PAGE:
Chinese shipbuilders have secured the majority of last week’s reported orders, bolstering further China’s status as a top shipbuilding nation.
New Times Shipbuilding has won a contract for the construction of eight 63,000 dwt bulkers from Cyprus-based Frontmarine, according to Allied Shipping Research.
The ships are slated for delivery in 2020 and are valued at USD 26.5 million apiece, pushing the total value of the deal to USD 212 million. The deal is said to include additional options.
Qingdao Wuchuan Heavy Industries has been tied to an order for up to eight 86,000 dwt bulkers. Chinese owner Fujian Guohang Ocean is said to be behind the contract, which includes three firm ships and options for five newbuilds, Asiasis said.
The trio is scheduled for completion in 2019 and is estimated to have fetched around USD 90 million in investment.
South Korean counterpart Hyundai Heavy Industries has reportedly won an order for two 400,000 dwt bulkers from compatriot Hyundai Glovis, while Japanese yards, including Tsuneishi, Sasebo Heavy Industries, and Mitsui Engineering nabbed orders for one small bulker each.
Separately, Chinese Chengxi Shipyard has been linked to an order for up to four 56,000 dwt tankers, placed by HK Kai Sheng International Shipping, data from Allied Shipping shows.
Under the terms of the deal, the Chinese yard will build two tankers, scheduled for completion in 2019 and 2020 respectively. Two additional units are optional.
The newbuildings are priced at around USD 30 million apiece.
Ship owners are contracting newbuilding vessels left and right over the past week, as 2018 and the Holiday Season are just a couple of weeks away. In its latest weekly report, Allied Shipbroking said that it was “another week with plenty of activity being reported in the Newbuilding market, after many weeks of high volatility and sluggish fresh interest noted. At this point, both of the main sectors driving the market, namely the Dry Bulks and Tankers showed a fairly healthy appetite in placing new orders. It is true that the new high reached in the overall Dry Bulk freight index has helped further boost the interest for new orders, changing the mind of many who had second thoughts as to the robustness of the market from the downward correction that was noted in previous weeks. Beyond this however, the surprising aspect to this market has been the activity which came from the Tanker side, where the state of the market with its bearish mode, would seemingly be uninspiring for many potential investors. As things stand down, the trend in the Newbuilding market indicates that we can expect many more interesting projects coming to light before the close of the year, as most will be trying hard to secure both the favorable price levels that are still being quoted as well as the growing options in terms of financing made available from a number of major Chinese shipbuilders”.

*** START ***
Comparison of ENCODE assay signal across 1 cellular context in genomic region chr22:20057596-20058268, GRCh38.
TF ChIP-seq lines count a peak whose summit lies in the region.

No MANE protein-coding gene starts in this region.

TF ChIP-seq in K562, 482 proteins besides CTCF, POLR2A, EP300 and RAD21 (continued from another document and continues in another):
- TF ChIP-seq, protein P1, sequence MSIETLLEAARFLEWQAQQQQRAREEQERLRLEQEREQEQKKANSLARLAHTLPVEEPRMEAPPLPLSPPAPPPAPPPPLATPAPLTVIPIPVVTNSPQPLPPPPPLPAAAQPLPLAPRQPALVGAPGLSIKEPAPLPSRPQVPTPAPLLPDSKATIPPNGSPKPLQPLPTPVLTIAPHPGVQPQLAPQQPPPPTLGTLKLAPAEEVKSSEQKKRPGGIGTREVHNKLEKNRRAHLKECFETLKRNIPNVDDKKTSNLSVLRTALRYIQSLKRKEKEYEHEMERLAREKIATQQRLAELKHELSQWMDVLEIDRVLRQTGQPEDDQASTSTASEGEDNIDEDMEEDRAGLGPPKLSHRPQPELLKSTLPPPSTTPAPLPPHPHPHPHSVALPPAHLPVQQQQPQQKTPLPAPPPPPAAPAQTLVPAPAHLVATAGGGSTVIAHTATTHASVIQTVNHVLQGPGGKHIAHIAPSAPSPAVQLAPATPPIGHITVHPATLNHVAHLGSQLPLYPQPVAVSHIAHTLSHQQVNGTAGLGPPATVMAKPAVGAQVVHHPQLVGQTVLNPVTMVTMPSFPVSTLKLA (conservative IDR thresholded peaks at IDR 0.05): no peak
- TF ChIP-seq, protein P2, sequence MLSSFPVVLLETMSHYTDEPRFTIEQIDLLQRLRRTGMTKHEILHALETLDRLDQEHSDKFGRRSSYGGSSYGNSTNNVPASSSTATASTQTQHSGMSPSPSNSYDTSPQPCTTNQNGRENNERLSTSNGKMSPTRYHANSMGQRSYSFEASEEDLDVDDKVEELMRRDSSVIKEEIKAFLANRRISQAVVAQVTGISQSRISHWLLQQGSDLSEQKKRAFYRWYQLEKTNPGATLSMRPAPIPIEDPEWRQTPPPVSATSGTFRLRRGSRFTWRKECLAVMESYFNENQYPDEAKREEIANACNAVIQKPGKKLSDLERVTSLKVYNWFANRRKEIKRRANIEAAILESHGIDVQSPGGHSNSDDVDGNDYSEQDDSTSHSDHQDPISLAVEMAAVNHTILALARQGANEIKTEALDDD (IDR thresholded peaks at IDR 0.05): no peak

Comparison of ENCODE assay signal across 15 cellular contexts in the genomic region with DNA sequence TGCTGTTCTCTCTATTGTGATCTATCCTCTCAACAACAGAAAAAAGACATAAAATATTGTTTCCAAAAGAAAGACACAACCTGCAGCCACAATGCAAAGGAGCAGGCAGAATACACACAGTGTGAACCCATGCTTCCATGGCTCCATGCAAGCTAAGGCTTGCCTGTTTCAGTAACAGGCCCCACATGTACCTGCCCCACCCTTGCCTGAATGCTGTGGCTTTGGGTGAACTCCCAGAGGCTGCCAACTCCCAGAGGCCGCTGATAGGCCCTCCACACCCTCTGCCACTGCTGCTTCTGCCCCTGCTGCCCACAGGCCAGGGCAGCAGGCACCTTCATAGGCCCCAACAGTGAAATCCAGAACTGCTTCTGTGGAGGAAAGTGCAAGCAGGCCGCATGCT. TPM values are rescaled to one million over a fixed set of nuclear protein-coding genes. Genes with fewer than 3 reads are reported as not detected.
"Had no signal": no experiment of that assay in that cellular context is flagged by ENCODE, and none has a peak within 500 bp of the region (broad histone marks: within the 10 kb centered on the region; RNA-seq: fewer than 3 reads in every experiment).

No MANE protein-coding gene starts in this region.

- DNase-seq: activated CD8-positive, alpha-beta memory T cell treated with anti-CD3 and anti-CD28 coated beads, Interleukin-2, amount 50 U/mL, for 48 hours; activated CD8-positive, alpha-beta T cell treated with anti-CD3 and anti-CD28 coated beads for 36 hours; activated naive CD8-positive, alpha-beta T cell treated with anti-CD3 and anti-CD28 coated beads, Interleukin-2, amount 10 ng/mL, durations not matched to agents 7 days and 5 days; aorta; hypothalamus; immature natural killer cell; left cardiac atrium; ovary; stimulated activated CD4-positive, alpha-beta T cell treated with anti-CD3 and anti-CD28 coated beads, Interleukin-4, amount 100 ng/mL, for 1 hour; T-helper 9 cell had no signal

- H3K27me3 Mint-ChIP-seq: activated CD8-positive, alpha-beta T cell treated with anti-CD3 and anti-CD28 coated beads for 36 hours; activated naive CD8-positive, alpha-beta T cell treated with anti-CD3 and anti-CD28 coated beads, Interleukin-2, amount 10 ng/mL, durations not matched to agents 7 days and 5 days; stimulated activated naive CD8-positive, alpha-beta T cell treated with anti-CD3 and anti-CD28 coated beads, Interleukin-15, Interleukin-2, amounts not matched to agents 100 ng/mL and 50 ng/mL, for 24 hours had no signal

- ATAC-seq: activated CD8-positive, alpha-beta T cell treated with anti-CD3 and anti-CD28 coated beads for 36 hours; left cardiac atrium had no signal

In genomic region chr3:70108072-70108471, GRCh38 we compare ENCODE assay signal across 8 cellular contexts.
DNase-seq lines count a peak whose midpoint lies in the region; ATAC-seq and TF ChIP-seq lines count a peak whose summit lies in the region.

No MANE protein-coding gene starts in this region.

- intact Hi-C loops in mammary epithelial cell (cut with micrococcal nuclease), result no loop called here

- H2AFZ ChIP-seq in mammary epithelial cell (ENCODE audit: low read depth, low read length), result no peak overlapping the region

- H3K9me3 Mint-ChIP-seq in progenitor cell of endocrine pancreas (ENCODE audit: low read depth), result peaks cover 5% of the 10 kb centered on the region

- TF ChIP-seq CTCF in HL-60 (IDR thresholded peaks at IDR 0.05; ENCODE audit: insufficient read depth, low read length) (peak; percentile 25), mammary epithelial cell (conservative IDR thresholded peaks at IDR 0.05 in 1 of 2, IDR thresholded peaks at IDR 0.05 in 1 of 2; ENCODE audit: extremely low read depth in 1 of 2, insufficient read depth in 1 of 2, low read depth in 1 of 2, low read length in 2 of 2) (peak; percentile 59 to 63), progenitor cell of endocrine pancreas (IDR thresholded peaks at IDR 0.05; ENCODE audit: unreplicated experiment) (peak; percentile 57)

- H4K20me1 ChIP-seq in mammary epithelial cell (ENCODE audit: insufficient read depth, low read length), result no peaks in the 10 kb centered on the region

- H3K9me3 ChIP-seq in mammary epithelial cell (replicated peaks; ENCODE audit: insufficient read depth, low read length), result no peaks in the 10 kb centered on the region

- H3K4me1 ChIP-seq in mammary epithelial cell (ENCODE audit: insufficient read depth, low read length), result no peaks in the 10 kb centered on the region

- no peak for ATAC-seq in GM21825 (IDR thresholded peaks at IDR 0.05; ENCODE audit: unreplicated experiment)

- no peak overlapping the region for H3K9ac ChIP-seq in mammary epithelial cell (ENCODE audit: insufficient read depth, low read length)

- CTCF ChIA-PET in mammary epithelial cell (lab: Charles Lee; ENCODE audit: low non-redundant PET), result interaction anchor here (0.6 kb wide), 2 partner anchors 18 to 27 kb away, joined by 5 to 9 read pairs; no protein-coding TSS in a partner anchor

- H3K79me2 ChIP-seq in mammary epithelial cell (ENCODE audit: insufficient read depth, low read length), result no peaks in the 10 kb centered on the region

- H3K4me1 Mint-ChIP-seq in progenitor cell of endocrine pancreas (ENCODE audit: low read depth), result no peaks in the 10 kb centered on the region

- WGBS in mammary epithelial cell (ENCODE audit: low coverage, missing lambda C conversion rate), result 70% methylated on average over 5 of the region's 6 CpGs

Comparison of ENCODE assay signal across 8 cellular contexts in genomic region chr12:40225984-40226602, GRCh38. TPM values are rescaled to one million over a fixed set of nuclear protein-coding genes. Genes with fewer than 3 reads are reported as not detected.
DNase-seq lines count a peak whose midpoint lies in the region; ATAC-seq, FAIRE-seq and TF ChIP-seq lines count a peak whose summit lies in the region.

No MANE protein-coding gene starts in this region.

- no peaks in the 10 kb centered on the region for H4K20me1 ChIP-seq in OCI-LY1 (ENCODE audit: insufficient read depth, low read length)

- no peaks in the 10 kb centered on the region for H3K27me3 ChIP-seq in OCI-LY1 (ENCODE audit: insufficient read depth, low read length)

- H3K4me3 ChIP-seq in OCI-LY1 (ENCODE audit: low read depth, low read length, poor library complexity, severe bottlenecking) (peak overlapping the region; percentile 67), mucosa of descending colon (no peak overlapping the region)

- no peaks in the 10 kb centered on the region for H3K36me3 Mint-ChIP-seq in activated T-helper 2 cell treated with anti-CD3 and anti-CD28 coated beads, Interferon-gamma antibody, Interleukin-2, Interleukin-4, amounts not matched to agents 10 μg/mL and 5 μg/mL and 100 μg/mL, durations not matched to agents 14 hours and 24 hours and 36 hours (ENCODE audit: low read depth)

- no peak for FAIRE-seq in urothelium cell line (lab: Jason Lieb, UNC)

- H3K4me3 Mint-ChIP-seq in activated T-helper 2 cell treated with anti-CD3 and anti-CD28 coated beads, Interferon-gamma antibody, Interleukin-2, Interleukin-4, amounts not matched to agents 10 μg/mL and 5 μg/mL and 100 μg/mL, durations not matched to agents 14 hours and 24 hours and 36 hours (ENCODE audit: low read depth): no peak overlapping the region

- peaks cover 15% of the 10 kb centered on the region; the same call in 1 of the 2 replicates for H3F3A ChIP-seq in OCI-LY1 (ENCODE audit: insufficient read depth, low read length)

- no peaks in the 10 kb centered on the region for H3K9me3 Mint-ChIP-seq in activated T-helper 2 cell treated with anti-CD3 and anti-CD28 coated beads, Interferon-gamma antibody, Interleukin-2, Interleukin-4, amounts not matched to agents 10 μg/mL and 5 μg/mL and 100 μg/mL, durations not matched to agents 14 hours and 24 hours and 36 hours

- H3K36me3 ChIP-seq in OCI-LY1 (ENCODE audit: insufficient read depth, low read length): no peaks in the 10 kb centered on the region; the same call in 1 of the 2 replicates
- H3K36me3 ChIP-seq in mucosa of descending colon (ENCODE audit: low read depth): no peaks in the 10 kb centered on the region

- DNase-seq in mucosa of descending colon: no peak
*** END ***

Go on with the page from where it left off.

In a separate report, Clarkson Platou Hellas said that "in Tankers, Teekay Shuttle Tankers have extended their series of 129,220 DWT DP2 Shuttle Tankers at Samsung Heavy Industries by declaring an option for two additional units. Being the 3rd and 4th vessels in the series, this duo will be delivered in 2Q 2020 and built to be LNG dual fuelled. A couple of orders to report in Dry, starting with Jiangsu New YZJ signing a contract with China Development Bank Leasing for five firm plus five optional 208,000 DWT Newcastlemaxes. The firm vessels are set to deliver throughout 2019 and 2020 and will go on charter to Cargill. On the smaller sizes, Fujian Southeast Shipbuilding have won an order for two firm 20,500 DWT from domestic owners Fujian Anda Shipping and Fujian Shengda Shipping. Delivery is due in 2019", the shipbroker said.